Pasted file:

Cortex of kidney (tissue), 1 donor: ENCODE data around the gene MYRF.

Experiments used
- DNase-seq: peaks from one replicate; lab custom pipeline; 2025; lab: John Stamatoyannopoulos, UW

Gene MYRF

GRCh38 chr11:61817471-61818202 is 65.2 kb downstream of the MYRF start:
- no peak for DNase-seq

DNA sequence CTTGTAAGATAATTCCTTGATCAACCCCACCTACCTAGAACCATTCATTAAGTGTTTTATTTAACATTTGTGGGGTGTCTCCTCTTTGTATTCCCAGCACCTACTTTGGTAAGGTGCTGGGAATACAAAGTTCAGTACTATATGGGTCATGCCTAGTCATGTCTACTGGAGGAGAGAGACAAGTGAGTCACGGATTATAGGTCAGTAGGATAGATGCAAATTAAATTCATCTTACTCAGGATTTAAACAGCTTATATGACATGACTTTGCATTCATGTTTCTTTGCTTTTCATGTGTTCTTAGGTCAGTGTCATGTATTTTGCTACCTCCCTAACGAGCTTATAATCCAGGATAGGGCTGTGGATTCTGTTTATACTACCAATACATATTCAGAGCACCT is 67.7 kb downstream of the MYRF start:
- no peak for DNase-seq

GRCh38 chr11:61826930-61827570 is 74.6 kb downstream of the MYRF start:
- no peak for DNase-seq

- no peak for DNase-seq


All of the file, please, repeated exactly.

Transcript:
Cortex of kidney (tissue), 1 donor: ENCODE data around the gene MYRF.

Experiments used
- DNase-seq: peaks from one replicate; lab custom pipeline; 2025; lab: John Stamatoyannopoulos, UW

Gene MYRF

GRCh38 chr11:61817471-61818202 is 65.2 kb downstream of the MYRF start:
- no peak for DNase-seq

DNA sequence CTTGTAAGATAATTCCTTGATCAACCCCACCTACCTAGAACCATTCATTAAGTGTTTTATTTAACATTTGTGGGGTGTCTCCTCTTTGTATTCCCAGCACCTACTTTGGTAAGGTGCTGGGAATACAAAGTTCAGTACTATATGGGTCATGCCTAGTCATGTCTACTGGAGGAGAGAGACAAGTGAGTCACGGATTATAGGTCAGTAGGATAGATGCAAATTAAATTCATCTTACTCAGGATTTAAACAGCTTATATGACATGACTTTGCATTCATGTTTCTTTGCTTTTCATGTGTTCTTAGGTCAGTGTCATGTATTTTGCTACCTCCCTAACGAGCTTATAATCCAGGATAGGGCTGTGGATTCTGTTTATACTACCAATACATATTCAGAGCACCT is 67.7 kb downstream of the MYRF start:
- no peak for DNase-seq

GRCh38 chr11:61826930-61827570 is 74.6 kb downstream of the MYRF start:
- no peak for DNase-seq

- no peak for DNase-seq